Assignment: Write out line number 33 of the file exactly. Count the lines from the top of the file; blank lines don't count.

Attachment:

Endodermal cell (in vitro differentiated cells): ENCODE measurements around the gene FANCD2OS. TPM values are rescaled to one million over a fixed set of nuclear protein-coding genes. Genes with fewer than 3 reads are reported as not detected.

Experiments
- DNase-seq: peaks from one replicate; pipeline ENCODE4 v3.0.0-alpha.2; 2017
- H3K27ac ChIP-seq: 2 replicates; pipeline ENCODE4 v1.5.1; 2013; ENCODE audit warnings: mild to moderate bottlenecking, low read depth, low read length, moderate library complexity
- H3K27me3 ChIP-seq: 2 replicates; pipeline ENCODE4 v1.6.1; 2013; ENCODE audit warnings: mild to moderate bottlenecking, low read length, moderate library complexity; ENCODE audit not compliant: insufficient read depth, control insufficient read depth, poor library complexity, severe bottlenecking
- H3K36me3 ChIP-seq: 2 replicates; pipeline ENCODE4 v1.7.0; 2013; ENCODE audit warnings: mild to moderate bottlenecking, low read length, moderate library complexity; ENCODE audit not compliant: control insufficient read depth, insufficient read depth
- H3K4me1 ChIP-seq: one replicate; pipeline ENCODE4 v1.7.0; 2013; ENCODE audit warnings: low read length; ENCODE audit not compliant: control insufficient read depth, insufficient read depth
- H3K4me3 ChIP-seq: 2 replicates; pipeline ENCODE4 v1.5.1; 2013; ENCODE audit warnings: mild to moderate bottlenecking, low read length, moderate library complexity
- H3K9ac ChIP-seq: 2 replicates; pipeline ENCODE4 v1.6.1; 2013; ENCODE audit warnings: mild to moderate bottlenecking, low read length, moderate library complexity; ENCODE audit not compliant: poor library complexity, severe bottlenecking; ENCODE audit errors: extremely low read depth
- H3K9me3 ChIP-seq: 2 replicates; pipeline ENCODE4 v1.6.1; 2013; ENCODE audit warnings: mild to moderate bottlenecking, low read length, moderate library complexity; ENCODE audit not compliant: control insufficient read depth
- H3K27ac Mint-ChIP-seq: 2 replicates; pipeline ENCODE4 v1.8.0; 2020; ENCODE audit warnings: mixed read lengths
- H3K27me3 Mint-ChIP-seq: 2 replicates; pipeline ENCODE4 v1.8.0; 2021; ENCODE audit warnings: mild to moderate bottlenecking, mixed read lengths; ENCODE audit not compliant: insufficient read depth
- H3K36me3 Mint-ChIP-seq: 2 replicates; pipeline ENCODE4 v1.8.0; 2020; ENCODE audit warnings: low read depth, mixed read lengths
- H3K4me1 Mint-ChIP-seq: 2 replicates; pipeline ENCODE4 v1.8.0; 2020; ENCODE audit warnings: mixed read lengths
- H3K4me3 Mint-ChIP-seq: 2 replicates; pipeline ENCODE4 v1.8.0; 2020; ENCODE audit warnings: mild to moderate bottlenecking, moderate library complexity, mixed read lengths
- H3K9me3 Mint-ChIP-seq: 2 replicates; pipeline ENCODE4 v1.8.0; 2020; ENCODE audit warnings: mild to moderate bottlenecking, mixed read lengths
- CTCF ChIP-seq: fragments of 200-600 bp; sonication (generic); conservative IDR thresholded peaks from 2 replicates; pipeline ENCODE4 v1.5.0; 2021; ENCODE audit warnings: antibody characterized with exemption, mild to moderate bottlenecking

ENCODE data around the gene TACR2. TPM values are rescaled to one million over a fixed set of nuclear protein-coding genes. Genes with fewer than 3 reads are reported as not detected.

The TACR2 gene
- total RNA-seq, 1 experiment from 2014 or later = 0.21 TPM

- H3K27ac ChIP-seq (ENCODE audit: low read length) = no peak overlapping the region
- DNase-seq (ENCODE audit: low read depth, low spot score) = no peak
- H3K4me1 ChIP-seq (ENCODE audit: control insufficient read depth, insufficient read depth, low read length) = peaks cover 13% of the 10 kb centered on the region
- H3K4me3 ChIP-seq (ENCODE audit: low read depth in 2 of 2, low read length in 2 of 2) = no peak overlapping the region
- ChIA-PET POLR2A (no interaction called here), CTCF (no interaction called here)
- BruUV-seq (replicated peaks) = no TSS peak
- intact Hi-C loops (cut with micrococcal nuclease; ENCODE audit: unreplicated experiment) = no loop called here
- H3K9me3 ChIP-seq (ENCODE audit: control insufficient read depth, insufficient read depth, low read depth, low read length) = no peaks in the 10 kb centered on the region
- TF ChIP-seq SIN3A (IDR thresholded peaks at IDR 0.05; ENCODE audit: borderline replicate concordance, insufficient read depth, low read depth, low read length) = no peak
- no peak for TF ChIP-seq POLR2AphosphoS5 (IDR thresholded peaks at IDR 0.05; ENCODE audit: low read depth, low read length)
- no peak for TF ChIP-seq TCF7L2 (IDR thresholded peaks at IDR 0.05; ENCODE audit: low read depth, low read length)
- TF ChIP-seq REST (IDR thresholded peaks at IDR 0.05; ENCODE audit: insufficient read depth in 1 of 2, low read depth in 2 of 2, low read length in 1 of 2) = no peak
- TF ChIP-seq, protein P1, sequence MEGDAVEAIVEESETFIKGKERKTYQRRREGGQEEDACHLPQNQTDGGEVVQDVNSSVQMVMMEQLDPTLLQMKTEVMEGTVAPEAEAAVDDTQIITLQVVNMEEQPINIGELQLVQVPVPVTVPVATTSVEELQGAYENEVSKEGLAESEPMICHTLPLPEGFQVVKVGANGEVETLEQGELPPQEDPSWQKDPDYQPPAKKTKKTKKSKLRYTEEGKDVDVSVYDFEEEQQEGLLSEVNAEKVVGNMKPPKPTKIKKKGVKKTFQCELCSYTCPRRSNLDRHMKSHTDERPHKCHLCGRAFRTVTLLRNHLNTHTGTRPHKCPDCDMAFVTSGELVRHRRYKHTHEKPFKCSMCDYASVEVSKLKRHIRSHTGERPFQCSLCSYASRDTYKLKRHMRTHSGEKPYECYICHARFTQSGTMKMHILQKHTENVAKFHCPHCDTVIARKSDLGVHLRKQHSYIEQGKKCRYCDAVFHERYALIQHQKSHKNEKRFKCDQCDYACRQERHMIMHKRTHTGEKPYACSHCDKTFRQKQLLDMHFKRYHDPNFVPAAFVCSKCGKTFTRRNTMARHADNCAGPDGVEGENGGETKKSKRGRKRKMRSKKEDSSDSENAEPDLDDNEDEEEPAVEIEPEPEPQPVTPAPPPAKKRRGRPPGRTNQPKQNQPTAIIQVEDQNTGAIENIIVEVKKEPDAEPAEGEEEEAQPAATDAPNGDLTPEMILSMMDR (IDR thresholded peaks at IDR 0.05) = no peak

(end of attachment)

- TF ChIP-seq, protein P1, sequence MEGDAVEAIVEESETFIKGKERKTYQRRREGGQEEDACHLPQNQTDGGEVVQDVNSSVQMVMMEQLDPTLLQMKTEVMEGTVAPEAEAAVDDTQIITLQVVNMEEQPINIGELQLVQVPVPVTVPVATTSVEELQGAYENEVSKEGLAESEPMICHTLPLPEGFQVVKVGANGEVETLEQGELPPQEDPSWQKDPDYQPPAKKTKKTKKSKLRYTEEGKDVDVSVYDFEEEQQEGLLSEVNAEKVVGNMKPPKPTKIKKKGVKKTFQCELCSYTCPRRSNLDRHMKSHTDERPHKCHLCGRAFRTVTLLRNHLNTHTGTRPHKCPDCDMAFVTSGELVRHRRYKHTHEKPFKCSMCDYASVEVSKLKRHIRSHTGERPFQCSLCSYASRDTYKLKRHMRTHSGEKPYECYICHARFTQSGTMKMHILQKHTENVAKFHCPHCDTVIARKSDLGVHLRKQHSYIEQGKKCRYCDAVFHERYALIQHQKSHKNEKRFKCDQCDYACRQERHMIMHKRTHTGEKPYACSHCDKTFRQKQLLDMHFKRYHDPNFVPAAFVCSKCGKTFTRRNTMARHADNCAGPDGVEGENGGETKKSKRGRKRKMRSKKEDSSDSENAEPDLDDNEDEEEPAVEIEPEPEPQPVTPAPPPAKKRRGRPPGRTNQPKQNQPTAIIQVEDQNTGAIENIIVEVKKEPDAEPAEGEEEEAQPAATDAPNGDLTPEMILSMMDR (IDR thresholded peaks at IDR 0.05) = no peak